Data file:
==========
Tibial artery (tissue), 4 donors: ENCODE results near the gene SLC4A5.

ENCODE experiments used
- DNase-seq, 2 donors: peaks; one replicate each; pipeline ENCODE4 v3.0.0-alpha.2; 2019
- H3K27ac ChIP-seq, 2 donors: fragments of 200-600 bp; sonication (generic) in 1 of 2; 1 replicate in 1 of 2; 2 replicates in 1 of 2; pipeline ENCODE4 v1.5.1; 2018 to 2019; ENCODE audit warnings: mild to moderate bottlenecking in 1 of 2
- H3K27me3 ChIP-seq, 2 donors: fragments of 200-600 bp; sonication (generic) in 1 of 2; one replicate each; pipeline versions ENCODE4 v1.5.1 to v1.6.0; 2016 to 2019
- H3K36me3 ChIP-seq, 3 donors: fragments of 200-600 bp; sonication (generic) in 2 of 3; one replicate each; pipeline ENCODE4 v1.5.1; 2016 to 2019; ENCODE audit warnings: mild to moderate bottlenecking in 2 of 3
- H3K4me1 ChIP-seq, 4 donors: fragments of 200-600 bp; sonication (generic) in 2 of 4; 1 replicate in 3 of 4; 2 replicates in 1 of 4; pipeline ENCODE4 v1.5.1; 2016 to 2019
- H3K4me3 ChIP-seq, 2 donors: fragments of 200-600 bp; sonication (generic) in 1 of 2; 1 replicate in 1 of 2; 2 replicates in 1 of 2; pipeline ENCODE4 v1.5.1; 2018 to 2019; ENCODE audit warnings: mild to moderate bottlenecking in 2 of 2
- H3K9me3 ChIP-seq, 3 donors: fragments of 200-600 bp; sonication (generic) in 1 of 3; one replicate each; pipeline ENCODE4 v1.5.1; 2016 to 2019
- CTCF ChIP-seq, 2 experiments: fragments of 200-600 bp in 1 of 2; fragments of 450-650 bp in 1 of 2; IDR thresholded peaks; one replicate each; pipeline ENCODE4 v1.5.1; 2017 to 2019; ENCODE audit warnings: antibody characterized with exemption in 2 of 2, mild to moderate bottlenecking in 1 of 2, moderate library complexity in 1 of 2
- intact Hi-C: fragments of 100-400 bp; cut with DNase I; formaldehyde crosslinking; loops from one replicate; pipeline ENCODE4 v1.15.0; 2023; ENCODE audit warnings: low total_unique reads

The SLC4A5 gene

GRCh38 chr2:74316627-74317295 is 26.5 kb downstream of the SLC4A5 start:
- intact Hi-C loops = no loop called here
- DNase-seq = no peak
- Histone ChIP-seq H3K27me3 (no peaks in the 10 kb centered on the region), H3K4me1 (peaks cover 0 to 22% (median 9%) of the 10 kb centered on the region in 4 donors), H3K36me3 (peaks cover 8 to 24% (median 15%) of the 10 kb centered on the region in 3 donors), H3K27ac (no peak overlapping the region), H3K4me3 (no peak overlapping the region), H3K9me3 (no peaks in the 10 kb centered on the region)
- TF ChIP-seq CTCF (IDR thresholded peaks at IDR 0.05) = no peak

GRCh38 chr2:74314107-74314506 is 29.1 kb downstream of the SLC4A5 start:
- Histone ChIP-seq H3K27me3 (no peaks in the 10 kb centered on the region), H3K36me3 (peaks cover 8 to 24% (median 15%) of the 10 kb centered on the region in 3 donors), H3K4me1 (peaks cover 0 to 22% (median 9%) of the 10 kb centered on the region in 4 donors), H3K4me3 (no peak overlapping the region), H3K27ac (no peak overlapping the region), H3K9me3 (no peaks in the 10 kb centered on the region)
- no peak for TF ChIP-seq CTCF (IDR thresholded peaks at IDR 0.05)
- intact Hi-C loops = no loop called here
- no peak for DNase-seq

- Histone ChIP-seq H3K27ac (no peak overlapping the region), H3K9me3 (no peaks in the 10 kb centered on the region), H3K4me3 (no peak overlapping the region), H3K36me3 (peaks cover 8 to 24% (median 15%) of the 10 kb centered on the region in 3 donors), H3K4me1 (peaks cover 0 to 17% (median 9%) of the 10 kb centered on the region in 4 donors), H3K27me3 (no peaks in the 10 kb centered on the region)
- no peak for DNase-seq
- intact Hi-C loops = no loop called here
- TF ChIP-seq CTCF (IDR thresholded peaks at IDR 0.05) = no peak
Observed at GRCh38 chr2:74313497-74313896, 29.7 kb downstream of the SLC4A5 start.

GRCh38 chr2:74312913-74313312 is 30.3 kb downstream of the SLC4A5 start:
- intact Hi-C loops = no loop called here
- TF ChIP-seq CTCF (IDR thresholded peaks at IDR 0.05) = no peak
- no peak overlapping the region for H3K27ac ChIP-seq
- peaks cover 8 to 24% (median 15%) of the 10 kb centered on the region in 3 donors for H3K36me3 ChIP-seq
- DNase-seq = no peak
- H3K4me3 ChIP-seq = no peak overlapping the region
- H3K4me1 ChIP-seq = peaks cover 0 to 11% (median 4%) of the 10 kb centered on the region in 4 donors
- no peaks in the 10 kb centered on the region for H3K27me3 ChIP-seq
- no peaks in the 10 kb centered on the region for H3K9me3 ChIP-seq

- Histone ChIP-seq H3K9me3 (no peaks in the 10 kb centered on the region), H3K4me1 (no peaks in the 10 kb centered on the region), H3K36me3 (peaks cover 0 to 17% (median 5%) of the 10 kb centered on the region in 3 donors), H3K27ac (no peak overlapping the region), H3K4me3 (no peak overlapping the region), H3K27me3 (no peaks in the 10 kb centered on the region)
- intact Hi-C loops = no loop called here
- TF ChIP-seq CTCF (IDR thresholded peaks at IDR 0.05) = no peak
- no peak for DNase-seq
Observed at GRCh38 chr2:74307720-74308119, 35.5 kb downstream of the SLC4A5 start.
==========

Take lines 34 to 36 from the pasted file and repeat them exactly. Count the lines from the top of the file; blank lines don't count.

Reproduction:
- H3K4me3 ChIP-seq = no peak overlapping the region
- H3K4me1 ChIP-seq = peaks cover 0 to 11% (median 4%) of the 10 kb centered on the region in 4 donors
- no peaks in the 10 kb centered on the region for H3K27me3 ChIP-seq